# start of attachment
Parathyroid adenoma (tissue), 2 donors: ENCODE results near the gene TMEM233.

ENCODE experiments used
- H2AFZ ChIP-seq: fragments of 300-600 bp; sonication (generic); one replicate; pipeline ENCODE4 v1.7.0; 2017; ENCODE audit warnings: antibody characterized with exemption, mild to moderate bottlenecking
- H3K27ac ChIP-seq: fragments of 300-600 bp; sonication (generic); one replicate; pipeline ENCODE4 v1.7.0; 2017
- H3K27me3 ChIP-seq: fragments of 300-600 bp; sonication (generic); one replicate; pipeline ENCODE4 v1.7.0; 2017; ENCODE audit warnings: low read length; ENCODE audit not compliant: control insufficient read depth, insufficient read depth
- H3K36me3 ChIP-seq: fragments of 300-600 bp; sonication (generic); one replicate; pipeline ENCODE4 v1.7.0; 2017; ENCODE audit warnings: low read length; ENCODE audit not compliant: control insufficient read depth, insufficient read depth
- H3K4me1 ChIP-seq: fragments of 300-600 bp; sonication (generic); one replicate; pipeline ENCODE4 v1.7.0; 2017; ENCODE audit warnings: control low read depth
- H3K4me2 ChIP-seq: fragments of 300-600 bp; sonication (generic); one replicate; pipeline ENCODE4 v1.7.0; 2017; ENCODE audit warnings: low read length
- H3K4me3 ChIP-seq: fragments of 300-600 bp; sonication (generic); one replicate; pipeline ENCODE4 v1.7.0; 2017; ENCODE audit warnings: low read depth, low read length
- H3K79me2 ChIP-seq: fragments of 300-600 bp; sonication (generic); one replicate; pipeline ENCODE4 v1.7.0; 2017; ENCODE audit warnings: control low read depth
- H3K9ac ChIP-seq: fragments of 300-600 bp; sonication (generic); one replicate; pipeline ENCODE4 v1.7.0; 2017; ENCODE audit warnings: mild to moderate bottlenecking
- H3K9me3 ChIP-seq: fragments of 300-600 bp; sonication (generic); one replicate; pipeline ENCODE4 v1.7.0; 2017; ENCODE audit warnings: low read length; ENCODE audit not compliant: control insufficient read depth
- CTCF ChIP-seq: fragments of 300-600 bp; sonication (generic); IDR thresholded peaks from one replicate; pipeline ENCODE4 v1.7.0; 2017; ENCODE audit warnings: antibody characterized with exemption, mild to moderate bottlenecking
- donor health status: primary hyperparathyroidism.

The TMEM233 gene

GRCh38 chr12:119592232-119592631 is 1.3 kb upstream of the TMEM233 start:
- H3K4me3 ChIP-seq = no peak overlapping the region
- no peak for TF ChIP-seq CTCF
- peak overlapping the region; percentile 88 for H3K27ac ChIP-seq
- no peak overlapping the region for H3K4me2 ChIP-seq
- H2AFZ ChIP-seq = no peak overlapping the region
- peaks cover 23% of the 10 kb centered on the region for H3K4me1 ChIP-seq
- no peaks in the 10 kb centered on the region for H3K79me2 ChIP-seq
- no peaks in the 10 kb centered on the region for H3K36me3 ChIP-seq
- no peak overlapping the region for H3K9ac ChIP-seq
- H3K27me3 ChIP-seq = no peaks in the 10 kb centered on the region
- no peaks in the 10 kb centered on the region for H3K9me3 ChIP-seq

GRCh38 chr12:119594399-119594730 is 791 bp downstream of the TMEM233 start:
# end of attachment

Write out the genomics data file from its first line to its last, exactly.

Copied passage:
Parathyroid adenoma (tissue), 2 donors: ENCODE results near the gene TMEM233.

ENCODE experiments used
- H2AFZ ChIP-seq: fragments of 300-600 bp; sonication (generic); one replicate; pipeline ENCODE4 v1.7.0; 2017; ENCODE audit warnings: antibody characterized with exemption, mild to moderate bottlenecking
- H3K27ac ChIP-seq: fragments of 300-600 bp; sonication (generic); one replicate; pipeline ENCODE4 v1.7.0; 2017
- H3K27me3 ChIP-seq: fragments of 300-600 bp; sonication (generic); one replicate; pipeline ENCODE4 v1.7.0; 2017; ENCODE audit warnings: low read length; ENCODE audit not compliant: control insufficient read depth, insufficient read depth
- H3K36me3 ChIP-seq: fragments of 300-600 bp; sonication (generic); one replicate; pipeline ENCODE4 v1.7.0; 2017; ENCODE audit warnings: low read length; ENCODE audit not compliant: control insufficient read depth, insufficient read depth
- H3K4me1 ChIP-seq: fragments of 300-600 bp; sonication (generic); one replicate; pipeline ENCODE4 v1.7.0; 2017; ENCODE audit warnings: control low read depth
- H3K4me2 ChIP-seq: fragments of 300-600 bp; sonication (generic); one replicate; pipeline ENCODE4 v1.7.0; 2017; ENCODE audit warnings: low read length
- H3K4me3 ChIP-seq: fragments of 300-600 bp; sonication (generic); one replicate; pipeline ENCODE4 v1.7.0; 2017; ENCODE audit warnings: low read depth, low read length
- H3K79me2 ChIP-seq: fragments of 300-600 bp; sonication (generic); one replicate; pipeline ENCODE4 v1.7.0; 2017; ENCODE audit warnings: control low read depth
- H3K9ac ChIP-seq: fragments of 300-600 bp; sonication (generic); one replicate; pipeline ENCODE4 v1.7.0; 2017; ENCODE audit warnings: mild to moderate bottlenecking
- H3K9me3 ChIP-seq: fragments of 300-600 bp; sonication (generic); one replicate; pipeline ENCODE4 v1.7.0; 2017; ENCODE audit warnings: low read length; ENCODE audit not compliant: control insufficient read depth
- CTCF ChIP-seq: fragments of 300-600 bp; sonication (generic); IDR thresholded peaks from one replicate; pipeline ENCODE4 v1.7.0; 2017; ENCODE audit warnings: antibody characterized with exemption, mild to moderate bottlenecking
- donor health status: primary hyperparathyroidism.

The TMEM233 gene

GRCh38 chr12:119592232-119592631 is 1.3 kb upstream of the TMEM233 start:
- H3K4me3 ChIP-seq = no peak overlapping the region
- no peak for TF ChIP-seq CTCF
- peak overlapping the region; percentile 88 for H3K27ac ChIP-seq
- no peak overlapping the region for H3K4me2 ChIP-seq
- H2AFZ ChIP-seq = no peak overlapping the region
- peaks cover 23% of the 10 kb centered on the region for H3K4me1 ChIP-seq
- no peaks in the 10 kb centered on the region for H3K79me2 ChIP-seq
- no peaks in the 10 kb centered on the region for H3K36me3 ChIP-seq
- no peak overlapping the region for H3K9ac ChIP-seq
- H3K27me3 ChIP-seq = no peaks in the 10 kb centered on the region
- no peaks in the 10 kb centered on the region for H3K9me3 ChIP-seq

GRCh38 chr12:119594399-119594730 is 791 bp downstream of the TMEM233 start: